After driving 160 miles over a few days it was time to charge – instead of hooking up at home I realised this was an opportunity to time a “rapid” charge at our local Polar Ultracharger. Bear in mind that the Ioniq can charge faster than this – however that’s academic since as of mid-2019 I’ve not come across a faster charger.
The car started at 4%; this is as low as I’ve taken the battery simply because I’ve never had to push the range. The driver is given ample warning; at around 18 miles range the low battery warning is triggered, this is around 13% battery remaining. At 158 miles or so turtle mode appears and the power is limited- 5% or so- which is mildly alarming. It’s the first time I’ve seen this, and we’ve had an Ioniq in the family now for 19 months. However when you’ve driven an old Leaf you soon learn battery warnings are nothing to be scared of.
The Polar charger delivers up to 50kW, as I’ve noted in previous posts this is a peak rate and you can’t assume that you’ll get it for the whole charge. Typically we use this type of charger to add some miles to finish a trip, not to fully recharge since that’s just not necessary most of the time.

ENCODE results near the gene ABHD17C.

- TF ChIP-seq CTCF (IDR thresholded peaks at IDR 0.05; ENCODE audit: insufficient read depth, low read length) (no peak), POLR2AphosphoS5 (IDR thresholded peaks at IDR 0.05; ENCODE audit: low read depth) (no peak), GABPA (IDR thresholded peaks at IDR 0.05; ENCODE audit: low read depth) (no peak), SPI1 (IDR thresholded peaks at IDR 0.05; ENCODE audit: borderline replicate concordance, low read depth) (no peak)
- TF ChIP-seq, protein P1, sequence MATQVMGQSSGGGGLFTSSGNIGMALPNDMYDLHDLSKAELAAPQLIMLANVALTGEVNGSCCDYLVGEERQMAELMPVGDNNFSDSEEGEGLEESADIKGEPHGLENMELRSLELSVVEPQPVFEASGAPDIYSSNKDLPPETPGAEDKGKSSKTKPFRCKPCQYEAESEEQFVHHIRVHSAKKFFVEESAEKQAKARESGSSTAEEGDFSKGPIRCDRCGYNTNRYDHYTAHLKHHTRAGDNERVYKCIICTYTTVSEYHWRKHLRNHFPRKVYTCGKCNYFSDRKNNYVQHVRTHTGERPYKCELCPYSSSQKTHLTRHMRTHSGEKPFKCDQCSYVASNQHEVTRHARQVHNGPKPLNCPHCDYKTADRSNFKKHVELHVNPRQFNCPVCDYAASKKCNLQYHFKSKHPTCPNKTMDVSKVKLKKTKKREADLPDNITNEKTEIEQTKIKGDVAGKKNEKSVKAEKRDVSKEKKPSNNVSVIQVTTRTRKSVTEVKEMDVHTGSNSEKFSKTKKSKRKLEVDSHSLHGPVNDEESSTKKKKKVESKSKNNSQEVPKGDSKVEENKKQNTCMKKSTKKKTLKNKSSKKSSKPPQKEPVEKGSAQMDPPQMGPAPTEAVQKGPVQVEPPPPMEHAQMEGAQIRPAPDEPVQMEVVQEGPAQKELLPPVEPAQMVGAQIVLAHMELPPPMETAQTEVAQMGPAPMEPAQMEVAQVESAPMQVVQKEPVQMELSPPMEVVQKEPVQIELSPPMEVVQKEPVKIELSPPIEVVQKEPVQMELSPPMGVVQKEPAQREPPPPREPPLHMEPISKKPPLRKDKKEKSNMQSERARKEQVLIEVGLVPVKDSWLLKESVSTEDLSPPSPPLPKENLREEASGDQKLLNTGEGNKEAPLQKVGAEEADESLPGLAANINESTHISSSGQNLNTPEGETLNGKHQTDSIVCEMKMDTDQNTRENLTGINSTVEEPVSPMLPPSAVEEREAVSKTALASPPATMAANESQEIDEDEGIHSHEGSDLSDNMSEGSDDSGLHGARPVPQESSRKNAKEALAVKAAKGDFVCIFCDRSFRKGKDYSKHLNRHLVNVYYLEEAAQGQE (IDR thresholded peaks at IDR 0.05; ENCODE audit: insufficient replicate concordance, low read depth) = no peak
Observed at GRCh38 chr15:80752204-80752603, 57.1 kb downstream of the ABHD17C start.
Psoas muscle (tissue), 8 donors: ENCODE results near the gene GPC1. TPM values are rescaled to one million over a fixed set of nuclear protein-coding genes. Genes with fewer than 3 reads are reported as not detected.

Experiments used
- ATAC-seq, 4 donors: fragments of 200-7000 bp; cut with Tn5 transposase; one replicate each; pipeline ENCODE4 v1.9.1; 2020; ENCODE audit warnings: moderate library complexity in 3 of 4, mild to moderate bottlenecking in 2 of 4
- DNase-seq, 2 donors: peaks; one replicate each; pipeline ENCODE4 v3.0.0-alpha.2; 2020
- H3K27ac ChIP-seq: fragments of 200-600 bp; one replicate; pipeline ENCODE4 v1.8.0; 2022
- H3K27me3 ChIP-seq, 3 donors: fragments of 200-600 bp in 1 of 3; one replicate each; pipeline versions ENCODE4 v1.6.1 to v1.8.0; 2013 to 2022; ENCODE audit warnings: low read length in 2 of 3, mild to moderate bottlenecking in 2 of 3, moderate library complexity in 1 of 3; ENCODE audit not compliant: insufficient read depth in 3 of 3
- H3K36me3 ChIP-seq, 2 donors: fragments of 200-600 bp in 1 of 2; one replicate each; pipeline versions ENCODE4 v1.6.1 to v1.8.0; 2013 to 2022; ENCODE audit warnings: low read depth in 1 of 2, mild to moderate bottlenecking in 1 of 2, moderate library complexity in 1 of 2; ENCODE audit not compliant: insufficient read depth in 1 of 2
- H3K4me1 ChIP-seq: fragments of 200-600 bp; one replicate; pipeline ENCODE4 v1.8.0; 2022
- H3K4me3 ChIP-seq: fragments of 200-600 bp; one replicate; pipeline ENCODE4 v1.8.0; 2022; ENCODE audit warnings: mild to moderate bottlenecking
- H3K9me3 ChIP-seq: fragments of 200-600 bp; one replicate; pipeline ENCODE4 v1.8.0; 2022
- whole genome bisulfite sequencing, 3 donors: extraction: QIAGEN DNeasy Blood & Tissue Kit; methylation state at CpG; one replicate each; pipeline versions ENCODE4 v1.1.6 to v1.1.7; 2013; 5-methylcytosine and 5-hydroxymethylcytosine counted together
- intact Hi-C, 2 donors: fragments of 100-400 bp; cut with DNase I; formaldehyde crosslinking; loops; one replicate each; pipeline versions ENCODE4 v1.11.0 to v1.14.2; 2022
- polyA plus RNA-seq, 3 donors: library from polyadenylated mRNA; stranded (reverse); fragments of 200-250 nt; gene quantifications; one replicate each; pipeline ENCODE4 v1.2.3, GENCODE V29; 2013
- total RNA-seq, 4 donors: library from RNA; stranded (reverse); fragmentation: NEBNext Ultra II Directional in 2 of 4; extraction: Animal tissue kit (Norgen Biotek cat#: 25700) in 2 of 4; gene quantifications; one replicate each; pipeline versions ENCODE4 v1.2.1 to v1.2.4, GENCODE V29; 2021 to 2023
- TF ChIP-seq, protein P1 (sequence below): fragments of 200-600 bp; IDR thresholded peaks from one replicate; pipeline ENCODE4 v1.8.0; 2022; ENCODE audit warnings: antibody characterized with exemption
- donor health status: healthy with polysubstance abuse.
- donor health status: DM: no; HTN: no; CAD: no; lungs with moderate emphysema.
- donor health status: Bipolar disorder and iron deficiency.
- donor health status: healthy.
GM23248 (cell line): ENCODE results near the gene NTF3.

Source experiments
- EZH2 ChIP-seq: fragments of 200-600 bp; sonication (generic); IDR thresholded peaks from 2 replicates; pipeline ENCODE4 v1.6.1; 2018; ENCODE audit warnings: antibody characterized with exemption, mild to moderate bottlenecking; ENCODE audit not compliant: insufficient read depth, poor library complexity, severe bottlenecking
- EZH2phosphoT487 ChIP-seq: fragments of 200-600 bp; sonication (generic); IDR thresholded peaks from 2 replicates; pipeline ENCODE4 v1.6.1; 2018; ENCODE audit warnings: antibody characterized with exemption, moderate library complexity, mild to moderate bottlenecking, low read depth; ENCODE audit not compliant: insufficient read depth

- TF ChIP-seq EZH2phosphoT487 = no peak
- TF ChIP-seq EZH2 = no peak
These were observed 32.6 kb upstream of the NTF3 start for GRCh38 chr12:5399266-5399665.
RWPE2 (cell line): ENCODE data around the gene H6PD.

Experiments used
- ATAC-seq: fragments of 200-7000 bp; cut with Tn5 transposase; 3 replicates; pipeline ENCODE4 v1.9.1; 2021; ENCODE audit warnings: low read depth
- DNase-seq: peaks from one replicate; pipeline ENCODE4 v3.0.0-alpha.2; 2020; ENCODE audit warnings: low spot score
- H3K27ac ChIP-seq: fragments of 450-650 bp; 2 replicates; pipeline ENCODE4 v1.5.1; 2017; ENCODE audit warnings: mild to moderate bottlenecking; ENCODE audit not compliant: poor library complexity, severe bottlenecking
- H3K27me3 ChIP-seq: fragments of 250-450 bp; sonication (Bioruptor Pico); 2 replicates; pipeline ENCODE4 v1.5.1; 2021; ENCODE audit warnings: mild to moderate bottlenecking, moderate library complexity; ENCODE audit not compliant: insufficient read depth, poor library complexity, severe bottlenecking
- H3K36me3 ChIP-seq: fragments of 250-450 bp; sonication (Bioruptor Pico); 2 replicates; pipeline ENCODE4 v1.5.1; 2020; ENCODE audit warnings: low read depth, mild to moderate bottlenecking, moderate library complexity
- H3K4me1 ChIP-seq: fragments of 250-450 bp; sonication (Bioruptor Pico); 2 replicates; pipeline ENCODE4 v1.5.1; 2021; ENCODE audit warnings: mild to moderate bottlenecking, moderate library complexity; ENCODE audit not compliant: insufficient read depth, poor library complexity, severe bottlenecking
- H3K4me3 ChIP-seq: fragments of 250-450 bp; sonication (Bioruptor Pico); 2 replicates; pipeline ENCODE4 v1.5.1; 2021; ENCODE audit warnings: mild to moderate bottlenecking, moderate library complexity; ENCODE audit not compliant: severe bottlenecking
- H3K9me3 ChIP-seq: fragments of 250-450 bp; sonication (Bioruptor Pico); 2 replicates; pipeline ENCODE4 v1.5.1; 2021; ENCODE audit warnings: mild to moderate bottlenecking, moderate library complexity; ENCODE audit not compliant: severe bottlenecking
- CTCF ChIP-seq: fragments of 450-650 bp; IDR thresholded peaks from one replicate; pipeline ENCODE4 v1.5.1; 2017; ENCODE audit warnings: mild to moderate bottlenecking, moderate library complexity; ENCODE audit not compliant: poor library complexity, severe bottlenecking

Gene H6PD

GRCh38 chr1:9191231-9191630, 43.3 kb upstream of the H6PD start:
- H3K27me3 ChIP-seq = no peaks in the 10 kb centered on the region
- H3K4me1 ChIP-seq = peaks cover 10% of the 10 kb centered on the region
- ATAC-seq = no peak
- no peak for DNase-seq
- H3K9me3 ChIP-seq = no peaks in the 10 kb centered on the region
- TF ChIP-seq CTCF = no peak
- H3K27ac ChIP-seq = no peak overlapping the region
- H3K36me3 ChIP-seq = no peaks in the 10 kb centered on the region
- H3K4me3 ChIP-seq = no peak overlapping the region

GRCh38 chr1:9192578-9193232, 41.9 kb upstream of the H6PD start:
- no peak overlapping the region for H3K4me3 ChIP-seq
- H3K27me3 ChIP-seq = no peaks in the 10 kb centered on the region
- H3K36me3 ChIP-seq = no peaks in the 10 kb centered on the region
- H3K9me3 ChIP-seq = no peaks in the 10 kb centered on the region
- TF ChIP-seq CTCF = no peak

So, to answer the question I posed above, how long did it take to add 100 miles? 25 minutes. Literally, the time it took to buy and drink a latte. Cost: £2.16 (less than the latte!)
The geeky charging stats:
160.7 miles at average 6.4miles/kWh (commuting on A, B roads and urban driving)
I used a total of 20kWh from the charger, a little over 100 miles by the time I disconnected.
Measured at the car (not the charger): started charging at battery temperature 20C, 4% display SOC, 42kW charging power, 340V.
Ended at 35C, 73.5%, 46.6kW, 385V.
Battery fan came on at a low speed during charging.